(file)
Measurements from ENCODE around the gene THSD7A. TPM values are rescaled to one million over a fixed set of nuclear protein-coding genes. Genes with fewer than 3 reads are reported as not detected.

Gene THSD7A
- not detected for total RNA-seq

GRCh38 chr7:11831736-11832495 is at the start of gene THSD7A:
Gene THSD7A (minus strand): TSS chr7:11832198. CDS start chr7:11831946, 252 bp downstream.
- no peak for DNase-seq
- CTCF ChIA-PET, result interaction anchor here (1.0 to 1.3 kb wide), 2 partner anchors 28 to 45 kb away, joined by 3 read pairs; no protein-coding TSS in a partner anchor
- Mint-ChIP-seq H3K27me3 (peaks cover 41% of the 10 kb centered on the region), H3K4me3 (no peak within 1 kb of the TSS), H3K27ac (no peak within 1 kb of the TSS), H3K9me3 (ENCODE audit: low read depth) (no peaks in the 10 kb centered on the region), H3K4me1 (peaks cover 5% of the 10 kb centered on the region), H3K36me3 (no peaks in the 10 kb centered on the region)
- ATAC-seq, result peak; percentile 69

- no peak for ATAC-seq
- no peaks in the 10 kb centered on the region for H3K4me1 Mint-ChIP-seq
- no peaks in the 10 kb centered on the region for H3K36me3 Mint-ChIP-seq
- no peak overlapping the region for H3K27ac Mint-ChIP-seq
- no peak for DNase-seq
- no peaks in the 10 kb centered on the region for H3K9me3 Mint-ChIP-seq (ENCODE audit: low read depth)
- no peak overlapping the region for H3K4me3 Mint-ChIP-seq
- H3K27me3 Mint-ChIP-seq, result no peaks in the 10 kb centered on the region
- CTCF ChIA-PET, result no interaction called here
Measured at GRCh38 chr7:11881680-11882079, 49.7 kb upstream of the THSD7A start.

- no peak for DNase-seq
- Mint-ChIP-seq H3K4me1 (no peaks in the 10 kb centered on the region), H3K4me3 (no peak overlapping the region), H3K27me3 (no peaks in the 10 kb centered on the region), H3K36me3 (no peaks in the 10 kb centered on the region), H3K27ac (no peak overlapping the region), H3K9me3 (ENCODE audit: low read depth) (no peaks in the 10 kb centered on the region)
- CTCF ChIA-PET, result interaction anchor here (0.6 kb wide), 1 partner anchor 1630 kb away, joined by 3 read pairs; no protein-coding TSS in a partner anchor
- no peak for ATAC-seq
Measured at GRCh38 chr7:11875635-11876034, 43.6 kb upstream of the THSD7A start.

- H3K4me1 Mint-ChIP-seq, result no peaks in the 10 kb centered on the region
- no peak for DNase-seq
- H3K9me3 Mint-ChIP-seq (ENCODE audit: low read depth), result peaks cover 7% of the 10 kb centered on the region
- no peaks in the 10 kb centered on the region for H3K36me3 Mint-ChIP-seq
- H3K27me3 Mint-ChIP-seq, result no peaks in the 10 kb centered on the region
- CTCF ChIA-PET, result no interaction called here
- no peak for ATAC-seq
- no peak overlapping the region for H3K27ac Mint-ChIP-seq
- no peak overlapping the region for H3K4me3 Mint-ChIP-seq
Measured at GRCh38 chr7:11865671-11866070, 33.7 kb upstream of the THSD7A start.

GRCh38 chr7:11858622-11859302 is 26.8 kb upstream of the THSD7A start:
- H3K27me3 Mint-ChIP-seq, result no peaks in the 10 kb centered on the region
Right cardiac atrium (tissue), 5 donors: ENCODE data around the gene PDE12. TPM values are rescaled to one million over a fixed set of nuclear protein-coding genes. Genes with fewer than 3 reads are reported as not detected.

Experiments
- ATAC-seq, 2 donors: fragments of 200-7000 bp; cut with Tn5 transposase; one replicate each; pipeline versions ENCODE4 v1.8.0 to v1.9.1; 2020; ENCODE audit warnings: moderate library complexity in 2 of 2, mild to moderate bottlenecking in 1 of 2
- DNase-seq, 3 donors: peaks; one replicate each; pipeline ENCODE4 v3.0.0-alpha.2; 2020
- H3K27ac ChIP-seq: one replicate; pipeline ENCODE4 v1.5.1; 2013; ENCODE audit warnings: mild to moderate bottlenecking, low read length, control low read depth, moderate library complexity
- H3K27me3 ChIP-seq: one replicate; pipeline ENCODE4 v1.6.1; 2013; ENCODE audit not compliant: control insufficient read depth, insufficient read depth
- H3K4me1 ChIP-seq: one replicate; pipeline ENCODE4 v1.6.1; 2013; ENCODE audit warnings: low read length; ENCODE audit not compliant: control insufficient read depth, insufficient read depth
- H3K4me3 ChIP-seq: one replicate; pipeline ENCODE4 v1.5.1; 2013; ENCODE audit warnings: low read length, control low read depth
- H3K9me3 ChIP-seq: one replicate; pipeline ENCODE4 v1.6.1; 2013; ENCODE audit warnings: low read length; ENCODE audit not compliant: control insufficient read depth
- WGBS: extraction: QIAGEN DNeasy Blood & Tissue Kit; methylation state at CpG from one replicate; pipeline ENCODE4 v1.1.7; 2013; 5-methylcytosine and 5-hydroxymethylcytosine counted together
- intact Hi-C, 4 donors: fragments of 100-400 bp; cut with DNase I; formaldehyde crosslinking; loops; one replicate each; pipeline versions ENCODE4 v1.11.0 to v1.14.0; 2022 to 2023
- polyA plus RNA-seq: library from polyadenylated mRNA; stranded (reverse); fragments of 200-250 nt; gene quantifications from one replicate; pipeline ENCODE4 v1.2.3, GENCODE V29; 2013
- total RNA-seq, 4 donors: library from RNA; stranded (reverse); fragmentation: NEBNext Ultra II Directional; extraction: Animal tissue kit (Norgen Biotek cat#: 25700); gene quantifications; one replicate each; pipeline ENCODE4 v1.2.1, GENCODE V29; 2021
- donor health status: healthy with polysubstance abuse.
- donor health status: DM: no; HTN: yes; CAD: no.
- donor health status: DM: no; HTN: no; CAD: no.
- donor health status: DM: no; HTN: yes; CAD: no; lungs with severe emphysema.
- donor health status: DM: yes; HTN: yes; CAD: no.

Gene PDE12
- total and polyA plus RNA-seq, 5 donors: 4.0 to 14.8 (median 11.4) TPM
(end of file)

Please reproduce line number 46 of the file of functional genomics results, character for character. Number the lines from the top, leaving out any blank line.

- WGBS: extraction: QIAGEN DNeasy Blood & Tissue Kit; methylation state at CpG from one replicate; pipeline ENCODE4 v1.1.7; 2013; 5-methylcytosine and 5-hydroxymethylcytosine counted together